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Mick Jagger's regret about David Bowie


Mick Jagger and David Bowie were close friends during the 1980s. During that time, the duo collaborated on ‘Dancing In The Street’ and frequented the best nightlife that New York City had to offer. However, in later years, they drifted.

There wasn’t a giant falling out which caused them to spend less time with one another. Instead, life simply had different plans for the pair. It wasn’t possible to party like it was the ’80s forever and, instead, they went down their chosen routes. During the latter years of Bowie’s life, Jagger wasn’t part of it, which upset him greatly.

After Bowie retired from the touring circuit in 2004, he also disappeared from Jagger’s life. He exited the industry due to health reasons and almost vanished from public view, a decision which stopped them from schmoozing together at lavish showbiz parties.

After his death, Jagger said: “I know David stopped touring around 2004 after having some health problems. After that, he kind of vanished, both from my life and the stage, so to speak, until he came back with an album that was a very interesting piece.”

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He added: “It’s really sad when somebody leaves and you haven’t spoken to them for a long while. You wish you’d done this; you wish you’d done that. But that’s what happens. Strange things happen in life.”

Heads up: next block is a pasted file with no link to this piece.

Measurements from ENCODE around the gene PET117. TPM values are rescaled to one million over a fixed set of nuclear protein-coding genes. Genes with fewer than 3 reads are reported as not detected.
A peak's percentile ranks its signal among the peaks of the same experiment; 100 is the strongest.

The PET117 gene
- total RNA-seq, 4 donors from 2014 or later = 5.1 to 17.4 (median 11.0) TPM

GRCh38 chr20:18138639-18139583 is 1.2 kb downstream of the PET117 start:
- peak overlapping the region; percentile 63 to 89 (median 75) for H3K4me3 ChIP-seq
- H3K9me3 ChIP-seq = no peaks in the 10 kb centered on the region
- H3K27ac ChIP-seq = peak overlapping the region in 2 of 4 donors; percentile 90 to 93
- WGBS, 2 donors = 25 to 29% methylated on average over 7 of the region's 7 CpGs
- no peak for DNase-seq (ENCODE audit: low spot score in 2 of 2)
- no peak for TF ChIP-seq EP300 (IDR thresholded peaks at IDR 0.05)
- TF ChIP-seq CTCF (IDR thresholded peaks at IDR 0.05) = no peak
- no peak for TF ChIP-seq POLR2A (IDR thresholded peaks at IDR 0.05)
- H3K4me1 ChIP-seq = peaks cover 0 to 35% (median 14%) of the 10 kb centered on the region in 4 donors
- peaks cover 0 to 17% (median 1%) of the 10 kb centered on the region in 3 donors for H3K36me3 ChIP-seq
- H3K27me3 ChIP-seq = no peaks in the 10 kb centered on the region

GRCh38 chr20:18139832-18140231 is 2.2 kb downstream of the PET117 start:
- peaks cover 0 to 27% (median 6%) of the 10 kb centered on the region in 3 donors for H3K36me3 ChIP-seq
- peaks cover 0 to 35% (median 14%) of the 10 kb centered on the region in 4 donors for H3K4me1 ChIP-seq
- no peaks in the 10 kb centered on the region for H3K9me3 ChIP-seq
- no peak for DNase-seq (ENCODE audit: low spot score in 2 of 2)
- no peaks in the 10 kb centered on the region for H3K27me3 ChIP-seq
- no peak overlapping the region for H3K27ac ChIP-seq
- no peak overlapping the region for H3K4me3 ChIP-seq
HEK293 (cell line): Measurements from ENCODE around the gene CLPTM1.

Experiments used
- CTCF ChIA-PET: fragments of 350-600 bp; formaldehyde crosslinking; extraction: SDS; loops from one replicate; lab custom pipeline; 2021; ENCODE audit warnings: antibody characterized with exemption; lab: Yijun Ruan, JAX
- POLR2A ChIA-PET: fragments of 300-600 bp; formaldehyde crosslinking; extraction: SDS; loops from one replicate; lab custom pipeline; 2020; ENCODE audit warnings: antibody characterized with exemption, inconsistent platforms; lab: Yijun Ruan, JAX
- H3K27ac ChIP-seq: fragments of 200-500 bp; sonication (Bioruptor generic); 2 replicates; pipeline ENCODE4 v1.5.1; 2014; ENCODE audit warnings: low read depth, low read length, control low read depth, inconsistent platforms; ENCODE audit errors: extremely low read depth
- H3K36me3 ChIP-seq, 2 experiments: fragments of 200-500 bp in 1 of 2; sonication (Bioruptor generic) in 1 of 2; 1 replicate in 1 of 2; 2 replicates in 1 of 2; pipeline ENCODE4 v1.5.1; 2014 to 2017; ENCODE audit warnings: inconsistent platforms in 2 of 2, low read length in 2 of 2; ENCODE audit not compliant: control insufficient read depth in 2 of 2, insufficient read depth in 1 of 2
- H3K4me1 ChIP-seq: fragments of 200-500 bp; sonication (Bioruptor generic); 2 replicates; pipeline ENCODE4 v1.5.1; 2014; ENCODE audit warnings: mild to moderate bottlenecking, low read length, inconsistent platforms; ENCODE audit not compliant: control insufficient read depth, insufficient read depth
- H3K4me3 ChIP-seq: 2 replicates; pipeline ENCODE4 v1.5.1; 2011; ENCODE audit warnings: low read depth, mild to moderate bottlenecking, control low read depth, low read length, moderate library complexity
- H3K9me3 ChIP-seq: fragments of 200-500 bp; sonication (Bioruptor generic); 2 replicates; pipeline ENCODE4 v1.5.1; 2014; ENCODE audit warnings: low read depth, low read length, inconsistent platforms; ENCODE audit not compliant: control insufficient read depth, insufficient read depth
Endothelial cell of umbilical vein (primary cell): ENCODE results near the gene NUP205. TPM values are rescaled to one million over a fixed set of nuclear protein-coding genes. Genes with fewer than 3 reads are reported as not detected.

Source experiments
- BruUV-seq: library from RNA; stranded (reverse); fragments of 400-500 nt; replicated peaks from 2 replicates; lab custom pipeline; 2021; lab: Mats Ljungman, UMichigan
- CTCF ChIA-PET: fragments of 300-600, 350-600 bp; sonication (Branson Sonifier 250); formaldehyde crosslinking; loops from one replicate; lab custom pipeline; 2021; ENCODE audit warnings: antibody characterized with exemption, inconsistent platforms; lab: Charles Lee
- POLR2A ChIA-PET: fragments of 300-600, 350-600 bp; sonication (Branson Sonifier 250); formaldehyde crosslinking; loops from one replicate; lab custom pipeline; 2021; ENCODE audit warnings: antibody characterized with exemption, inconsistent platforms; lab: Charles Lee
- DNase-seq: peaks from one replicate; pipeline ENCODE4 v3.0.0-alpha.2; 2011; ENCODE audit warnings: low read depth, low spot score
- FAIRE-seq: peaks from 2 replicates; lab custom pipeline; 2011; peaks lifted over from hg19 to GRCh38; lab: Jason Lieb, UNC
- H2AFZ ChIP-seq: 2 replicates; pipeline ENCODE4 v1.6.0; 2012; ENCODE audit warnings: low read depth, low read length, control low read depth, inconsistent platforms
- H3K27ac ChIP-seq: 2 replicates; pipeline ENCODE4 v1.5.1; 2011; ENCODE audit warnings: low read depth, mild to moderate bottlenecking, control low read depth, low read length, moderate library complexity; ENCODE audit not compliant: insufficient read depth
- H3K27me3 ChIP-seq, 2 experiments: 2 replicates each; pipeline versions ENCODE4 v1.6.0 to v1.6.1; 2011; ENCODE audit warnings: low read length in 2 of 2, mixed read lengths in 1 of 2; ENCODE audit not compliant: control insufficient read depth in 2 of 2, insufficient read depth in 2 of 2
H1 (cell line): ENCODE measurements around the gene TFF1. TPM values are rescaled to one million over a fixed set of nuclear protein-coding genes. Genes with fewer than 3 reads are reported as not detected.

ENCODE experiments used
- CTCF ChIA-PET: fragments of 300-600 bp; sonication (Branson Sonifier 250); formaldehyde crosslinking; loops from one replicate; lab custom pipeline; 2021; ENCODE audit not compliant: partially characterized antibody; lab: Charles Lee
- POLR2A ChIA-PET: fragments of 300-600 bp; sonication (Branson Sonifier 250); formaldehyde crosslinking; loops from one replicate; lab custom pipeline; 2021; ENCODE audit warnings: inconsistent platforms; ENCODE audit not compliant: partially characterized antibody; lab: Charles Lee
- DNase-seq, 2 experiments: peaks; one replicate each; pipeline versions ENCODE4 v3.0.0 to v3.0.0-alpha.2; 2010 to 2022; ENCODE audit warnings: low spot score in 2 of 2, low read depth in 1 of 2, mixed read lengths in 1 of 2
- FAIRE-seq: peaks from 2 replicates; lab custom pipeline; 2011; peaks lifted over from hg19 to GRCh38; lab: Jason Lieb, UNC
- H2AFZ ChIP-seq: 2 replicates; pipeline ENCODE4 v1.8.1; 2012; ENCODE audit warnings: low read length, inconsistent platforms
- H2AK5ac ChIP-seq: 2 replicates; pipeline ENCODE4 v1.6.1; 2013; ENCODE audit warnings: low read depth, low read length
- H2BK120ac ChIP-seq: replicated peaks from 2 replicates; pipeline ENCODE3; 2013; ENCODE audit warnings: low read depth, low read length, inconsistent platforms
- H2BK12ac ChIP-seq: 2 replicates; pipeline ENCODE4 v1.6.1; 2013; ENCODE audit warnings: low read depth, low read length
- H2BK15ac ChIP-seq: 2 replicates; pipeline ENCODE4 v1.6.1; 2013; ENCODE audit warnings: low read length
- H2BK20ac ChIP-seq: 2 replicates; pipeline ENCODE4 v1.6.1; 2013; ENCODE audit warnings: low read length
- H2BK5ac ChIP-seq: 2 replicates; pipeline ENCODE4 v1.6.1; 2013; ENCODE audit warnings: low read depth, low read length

Two days before Bowie died in 2016, he released his final album, Blackstar, which dealt with his impending demise. Jagger was aware he was in ill health but didn’t realise the severity of his health problems, and before he had the chance to check in on his old friend, he tragically passed.

Speaking to The Mirror, Jagger recalled his immediate thought upon listening to the album was to contact Bowie. However, he sadly didn’t get round to doing so in time and never got to have one final catchup with a man he was once inseparable from.

He recalled: “I thought I must get in touch with him as I hadn’t seen him in a long time. But he died almost immediately after that. I was very upset. I was listening to his album before he died and ahead of it coming out.”

Jagger added: “What he was going through must have been really wrenching. But working and doing such good work until the very end is really laudable.”

As Jagger says, it speaks volumes about the burning creativity that lived inside Bowie until the very end. Although he wasn’t fit enough to perform, the studio was his chosen coping mechanism for dealing with life’s perplexities until he drew his final breath.

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